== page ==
So, I have software, hardware, workspace, updated filespace, a clean sensor, and motivation. Time to get some shooting and processing done! The challenge for this week is the word “Broken”, and hopefully with the time change, I won’t have to wait until the weekend to get my shooting done–more daylight after work hours. I still need to process shots from the “Open” and “Wet” word challenge, so time to get busy!

2015-photo-challenge-zannonewordphotochallenge

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Zann’s One Word Photo Challenge – Delicate

This has been an absolutely miserable week, weather-wise. It started off bitterly cold, with nothing but rain at our house but ice and snow to the north of us. On Wednesday it warmed up to the 60’s and rained, and then the temperatures took another dive and we got a tiny bit of icy sleet.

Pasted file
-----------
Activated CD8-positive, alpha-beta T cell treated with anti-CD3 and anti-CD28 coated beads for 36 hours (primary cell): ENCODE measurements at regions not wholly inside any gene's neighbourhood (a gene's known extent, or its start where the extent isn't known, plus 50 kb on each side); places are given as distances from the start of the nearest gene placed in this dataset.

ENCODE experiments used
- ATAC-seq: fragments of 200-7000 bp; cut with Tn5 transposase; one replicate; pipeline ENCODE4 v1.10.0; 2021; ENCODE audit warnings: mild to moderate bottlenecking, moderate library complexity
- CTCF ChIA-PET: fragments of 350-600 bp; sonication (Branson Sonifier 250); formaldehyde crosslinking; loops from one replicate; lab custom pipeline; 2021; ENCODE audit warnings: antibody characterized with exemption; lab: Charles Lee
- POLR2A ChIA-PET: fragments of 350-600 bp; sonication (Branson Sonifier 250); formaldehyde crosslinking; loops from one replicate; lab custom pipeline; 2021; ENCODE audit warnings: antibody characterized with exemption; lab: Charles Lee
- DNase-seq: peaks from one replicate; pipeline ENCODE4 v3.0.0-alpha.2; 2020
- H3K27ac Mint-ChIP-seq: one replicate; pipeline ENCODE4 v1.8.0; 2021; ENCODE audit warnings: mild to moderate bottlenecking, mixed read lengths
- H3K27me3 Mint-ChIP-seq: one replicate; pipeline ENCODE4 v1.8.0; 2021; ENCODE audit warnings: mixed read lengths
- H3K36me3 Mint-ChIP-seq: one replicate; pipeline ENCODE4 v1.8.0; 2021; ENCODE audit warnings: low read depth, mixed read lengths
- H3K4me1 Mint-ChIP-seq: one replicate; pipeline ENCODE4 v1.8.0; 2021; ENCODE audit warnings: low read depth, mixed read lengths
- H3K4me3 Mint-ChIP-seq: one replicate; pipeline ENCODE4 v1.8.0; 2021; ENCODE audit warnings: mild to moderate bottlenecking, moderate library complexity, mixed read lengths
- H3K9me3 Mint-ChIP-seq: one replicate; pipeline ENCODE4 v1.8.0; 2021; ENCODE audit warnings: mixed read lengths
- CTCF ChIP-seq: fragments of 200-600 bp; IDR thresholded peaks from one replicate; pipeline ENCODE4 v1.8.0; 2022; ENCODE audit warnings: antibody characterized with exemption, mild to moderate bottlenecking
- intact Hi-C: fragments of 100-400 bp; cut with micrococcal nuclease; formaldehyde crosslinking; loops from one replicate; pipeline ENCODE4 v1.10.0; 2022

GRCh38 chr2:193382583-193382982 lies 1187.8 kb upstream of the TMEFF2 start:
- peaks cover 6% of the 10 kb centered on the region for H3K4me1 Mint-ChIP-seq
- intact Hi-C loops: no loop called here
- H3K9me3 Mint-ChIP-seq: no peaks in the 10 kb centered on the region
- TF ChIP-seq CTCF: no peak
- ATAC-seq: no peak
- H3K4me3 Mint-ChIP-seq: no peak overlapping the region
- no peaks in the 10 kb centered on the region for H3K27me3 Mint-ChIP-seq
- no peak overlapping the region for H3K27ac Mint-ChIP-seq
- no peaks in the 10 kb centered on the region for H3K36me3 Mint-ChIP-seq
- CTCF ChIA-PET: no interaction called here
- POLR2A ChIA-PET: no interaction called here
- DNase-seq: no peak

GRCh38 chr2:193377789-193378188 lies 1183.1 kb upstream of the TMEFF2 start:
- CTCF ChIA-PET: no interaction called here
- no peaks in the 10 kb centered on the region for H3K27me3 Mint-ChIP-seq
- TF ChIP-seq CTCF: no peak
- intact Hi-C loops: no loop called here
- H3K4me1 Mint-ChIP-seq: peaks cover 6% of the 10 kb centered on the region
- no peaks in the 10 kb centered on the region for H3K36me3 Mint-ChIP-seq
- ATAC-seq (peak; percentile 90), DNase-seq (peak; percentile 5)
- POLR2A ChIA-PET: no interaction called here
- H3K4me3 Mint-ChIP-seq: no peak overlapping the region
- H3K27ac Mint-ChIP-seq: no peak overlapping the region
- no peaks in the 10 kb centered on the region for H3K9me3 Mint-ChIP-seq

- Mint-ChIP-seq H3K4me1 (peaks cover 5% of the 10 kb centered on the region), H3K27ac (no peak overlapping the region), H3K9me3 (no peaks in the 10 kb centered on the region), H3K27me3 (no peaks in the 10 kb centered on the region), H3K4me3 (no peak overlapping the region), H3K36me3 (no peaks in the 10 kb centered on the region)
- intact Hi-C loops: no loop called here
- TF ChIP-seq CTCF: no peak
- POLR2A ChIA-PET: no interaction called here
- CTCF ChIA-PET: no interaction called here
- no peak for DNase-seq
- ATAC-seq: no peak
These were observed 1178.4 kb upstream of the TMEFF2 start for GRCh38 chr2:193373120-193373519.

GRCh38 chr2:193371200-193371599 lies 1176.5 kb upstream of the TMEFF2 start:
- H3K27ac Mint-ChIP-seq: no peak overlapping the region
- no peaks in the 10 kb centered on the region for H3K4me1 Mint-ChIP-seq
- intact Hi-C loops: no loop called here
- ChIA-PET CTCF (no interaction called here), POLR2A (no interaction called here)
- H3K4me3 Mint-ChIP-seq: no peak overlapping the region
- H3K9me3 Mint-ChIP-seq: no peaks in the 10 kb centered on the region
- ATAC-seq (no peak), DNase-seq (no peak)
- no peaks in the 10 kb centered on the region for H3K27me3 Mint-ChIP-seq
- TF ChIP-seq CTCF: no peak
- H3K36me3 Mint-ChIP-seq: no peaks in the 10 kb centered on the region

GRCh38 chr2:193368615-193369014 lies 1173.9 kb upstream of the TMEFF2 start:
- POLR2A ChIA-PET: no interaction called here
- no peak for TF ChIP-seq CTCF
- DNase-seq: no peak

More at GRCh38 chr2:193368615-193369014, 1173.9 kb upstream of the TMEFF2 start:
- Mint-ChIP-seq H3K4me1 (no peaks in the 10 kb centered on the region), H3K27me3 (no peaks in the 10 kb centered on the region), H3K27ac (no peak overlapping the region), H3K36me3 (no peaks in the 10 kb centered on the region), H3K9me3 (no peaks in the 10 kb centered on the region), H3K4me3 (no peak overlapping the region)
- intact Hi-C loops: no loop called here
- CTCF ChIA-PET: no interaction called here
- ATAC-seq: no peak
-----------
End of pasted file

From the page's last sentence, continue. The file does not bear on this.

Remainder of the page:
Since the theme for this week’s challenge was “delicate”, I kept hoping for some snowflakes or at least some ice crystals, but all I got were raindrops. So I did the best I could with the hand I was dealt.

When I think of “delicate”, I think “small”, so I decided to use my 24-85mm lens which has a macro setting. I took some handheld shots of some of the flowers and plants in the yard this morning when they were covered with a combination of dew and raindrops. I tried to concentrate on getting a good depth-of-field, so that the main subject in the frame would be sharp; but with my shaky hands, it wasn’t an easy thing to do.

I processed these as usual in Paintshop Pro X7, using various Topaz plug-ins (Clarity, DeNoise, StarEffects, Simplify). After working on a few of the images, I found a look that I liked, where the main subject was highlighted and the rest of the out-of-focus area was kept very dark. I accomplished this by using the Levels adjustment in PSP, sliding the mid-tones slider far to the right. I’ve never used that technique before, but I really like how it turned out here.